“It look to me like this puts Waitsfield on the path of communism,” said Waitsfield Select Board chair Paul Hartshorn, explaining his decision to vote against a mask-wearing resolution, along with board members Darryl Forrest and Kellee Mazer.
Board members Jon Jamieson and Brian Shupe voted in favor of the resolution. The board discussed the resolution at its July 13 meeting with the town’s public health officer Fred Messer in attendance and voicing support for the mask resolution.
The day after the board voted against the mask resolution, Messer responded by using his statutory authority to issue an emergency public health order calling for people to wear masks in public when they can’t be physically distanced from others.
“The only reason we have health officers and elected government is to keep people safe and the board has failed to do that. As the town health officer, I have the authority to investigate potential or existing health hazards and take action,” Messer said.
At the board’s July 13 meeting, which included board members at the town office and others participating via Zoom along with members of the public and Messer, town administrator Trevor Lashua explained the resolution, which mirrors ones passed by other towns in Vermont, including Warren and Waterbury.
“The resolution follows Vermont League of Cities and Town’s advice and examples from Warren and Stowe. Fayston is considering a similar resolution tomorrow night. The idea was that there be a Valleywide approach with this,” Lashua said.
SET AN EXAMPLE
Lashua explained that the town does not have the staff or protocol for enforcement, but a mask resolution would set an example and provide the business community with some backing.
Lashua explained the outreach he’d received from the Mad River Valley Chamber of Commerce director Eric Friedman about member feedback on the issue of mask resolutions.
Mazer expressed reservations about the resolution and said she’d been struggling with it since the Warren Select Board passed a similar mask resolution two weeks ago. Mazer said she’d been exploring the state’s town-by-town map of COVID-19 cases and felt that there’d been very few local cases.
“Is this coming up because of our concern about out-of-staters? We don’t have cases in Washington County,” Mazer said.
“That’s not true. We have cases in The Valley. The Vermont Department of Health is not really specific. It just gives town cases in terms of 0-5,” Messer said.
Hartshorn said the resolution didn’t address the health issues of over-wearing masks and said people wearing them are breathing in carbon dioxide all the time.
“I’ve not heard of any cases here. I heard about the Bridges’ case. That’s the only one I’ve heard of,” said Forrest.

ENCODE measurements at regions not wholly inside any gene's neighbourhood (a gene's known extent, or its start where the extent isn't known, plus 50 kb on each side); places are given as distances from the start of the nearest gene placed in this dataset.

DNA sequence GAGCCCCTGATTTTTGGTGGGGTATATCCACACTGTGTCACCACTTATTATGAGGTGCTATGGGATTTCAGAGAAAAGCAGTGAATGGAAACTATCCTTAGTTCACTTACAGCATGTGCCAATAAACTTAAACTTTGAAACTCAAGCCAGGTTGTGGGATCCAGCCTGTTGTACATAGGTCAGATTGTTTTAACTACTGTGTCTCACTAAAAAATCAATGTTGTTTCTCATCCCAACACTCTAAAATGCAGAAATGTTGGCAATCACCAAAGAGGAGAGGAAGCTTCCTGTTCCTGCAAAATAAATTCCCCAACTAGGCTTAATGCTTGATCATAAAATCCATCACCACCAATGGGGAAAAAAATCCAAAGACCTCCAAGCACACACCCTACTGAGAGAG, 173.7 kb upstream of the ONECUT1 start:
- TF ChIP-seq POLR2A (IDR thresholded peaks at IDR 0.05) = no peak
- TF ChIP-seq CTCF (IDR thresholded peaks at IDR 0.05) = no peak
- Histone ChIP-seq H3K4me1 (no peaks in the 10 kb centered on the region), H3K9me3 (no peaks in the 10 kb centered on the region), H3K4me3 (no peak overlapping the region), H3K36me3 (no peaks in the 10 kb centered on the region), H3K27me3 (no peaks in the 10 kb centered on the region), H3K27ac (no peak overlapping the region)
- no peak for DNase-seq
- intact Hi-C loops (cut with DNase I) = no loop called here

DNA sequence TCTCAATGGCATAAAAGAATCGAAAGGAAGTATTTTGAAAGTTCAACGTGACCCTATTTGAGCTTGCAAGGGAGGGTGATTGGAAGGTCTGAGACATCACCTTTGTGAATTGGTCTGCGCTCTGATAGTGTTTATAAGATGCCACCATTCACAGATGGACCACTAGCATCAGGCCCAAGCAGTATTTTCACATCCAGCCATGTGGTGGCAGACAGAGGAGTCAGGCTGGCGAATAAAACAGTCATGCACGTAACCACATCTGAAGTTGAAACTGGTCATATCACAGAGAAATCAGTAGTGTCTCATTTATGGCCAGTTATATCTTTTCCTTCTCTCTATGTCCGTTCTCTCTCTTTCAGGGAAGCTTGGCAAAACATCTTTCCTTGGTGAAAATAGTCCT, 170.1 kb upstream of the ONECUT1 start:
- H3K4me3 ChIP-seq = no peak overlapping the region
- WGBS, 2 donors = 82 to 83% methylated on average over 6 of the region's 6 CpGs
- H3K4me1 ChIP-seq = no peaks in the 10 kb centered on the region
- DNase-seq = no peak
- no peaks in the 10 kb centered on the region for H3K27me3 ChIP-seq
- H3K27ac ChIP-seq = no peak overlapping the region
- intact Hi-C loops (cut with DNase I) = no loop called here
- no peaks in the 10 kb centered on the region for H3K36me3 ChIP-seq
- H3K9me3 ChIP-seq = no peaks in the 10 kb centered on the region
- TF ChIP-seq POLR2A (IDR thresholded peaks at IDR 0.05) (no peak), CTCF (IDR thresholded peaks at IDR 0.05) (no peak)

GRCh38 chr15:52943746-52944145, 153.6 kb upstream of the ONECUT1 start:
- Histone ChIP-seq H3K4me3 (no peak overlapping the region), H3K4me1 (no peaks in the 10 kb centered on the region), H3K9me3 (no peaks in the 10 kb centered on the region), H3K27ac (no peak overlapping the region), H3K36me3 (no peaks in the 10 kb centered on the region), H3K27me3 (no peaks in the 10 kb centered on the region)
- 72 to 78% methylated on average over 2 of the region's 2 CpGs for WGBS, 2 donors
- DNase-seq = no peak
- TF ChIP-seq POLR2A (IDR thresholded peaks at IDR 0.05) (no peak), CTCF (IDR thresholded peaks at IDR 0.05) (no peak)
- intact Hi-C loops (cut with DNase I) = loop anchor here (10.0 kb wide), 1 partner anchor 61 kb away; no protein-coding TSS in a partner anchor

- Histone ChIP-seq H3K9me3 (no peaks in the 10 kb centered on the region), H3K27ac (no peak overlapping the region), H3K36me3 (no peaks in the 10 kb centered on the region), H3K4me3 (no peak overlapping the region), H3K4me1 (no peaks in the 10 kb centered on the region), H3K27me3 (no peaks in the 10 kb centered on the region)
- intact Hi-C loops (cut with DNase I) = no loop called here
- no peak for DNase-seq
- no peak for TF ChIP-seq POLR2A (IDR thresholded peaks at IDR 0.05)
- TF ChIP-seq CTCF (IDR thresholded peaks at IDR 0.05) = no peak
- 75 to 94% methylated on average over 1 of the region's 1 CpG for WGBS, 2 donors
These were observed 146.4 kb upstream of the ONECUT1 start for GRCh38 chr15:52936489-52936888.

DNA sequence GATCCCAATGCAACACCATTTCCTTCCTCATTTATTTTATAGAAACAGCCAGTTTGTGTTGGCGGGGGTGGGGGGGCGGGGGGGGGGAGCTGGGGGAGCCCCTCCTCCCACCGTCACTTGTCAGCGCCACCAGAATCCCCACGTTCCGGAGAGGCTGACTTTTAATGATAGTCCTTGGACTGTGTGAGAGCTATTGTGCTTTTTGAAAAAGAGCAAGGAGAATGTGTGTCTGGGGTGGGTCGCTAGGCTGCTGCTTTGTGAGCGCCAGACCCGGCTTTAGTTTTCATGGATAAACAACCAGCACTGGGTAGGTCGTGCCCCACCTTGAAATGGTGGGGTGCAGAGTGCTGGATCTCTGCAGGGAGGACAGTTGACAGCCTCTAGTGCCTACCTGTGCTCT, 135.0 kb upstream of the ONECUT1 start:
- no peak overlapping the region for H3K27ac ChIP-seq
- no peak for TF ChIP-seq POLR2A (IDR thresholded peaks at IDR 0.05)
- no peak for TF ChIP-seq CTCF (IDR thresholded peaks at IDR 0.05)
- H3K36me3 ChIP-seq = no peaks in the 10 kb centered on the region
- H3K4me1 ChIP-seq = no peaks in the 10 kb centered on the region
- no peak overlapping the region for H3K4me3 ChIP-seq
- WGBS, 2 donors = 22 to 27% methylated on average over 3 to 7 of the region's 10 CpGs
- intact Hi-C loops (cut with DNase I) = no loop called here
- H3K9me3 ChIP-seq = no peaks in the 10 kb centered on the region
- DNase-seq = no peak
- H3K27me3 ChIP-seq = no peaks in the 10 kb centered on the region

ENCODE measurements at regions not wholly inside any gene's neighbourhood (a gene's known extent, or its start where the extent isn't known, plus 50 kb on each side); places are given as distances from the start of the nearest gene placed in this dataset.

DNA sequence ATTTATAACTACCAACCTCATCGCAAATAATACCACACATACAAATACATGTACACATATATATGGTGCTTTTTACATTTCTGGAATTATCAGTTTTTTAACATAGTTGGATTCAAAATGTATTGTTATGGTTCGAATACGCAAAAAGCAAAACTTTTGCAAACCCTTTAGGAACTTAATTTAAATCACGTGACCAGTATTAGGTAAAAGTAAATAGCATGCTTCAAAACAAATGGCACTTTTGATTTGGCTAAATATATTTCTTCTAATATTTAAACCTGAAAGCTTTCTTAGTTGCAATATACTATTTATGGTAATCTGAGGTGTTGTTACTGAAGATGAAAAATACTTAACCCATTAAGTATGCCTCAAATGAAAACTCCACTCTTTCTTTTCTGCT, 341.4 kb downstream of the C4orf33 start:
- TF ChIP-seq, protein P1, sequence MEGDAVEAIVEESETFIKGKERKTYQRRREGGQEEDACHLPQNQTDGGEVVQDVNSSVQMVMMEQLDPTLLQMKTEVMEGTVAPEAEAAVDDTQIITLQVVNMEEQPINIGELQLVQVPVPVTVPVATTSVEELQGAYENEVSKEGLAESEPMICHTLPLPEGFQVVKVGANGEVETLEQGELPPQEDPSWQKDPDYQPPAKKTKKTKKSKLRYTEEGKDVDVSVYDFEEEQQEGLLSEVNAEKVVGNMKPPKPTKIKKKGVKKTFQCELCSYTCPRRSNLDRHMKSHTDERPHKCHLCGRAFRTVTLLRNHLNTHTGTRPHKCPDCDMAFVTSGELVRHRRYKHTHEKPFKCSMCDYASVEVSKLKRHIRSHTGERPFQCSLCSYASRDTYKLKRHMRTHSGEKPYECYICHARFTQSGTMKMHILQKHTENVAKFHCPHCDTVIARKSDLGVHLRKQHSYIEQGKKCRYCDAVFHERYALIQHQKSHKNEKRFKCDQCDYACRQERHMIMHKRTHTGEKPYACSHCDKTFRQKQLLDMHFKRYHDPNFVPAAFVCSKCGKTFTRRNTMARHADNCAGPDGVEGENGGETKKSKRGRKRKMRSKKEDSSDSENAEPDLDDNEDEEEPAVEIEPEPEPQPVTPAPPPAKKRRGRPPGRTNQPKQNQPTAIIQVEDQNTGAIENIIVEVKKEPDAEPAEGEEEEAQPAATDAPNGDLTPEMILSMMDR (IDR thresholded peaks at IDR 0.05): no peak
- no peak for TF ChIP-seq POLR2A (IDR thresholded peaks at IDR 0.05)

‘This is more than people who have it. People can walk around positive for COVID and not know it. They can infect a lot of people. I support the resolution,” Messer said, noting that he’d been approached by lot of people who are very uncomfortable being around people who aren’t wearing masks.
Jamieson expressed his support for the resolution, pointing to the rising cases throughout the country that are causing states to re-close restaurants and public spaces.
‘NOT OUT OF THE WOODS’
“We’re not out of the woods yet on COVID. We’ve been really lucky in Vermont and we’ve been cautious. This resolution continues to move in that direction. I think it proves the point – the swimming holes are full of out-of-state plates and I’d like to keep it that way. One way to do that is to continue our high level of caution,” he said.
“It’s not a huge thing to ask. It’s common sense and common courtesy. Outliers get a lot of press, I think the vast majority of people like the idea of having this be a Valleywide mandate,” he added.
Shupe concurred noting, “I hope for the best but prepare for the worst based on what’s going on elsewhere in the country. I think we can stay ahead of taking more drastic action by taking this step now. I’m not going in a store where people aren’t wearing masks.”
Shupe said he’s read a recent report that concluded that cotton masks do not impact oxygen saturation rates.
Jamieson made a motion to pass the resolution and prior to the vote Hartshorn made his remark about the resolution putting the town on the path to communism, adding further “When I went to high school here, I never thought we’d be leading our way to communism. I think that’s where we’re going.”
Regarding Messer’s emergency order Lashua said that he was exploring if the order calling for wearing masks was the mechanism to achieve mask wearing. He said that the Vermont League of Cities and Towns references a resolution and an ordinance because there’s a clearer path to implementation.
In an email to Lashua, Messer and The Valley Reporter, town resident Brian Voigt asked why the order was not on the town’s website as July 15.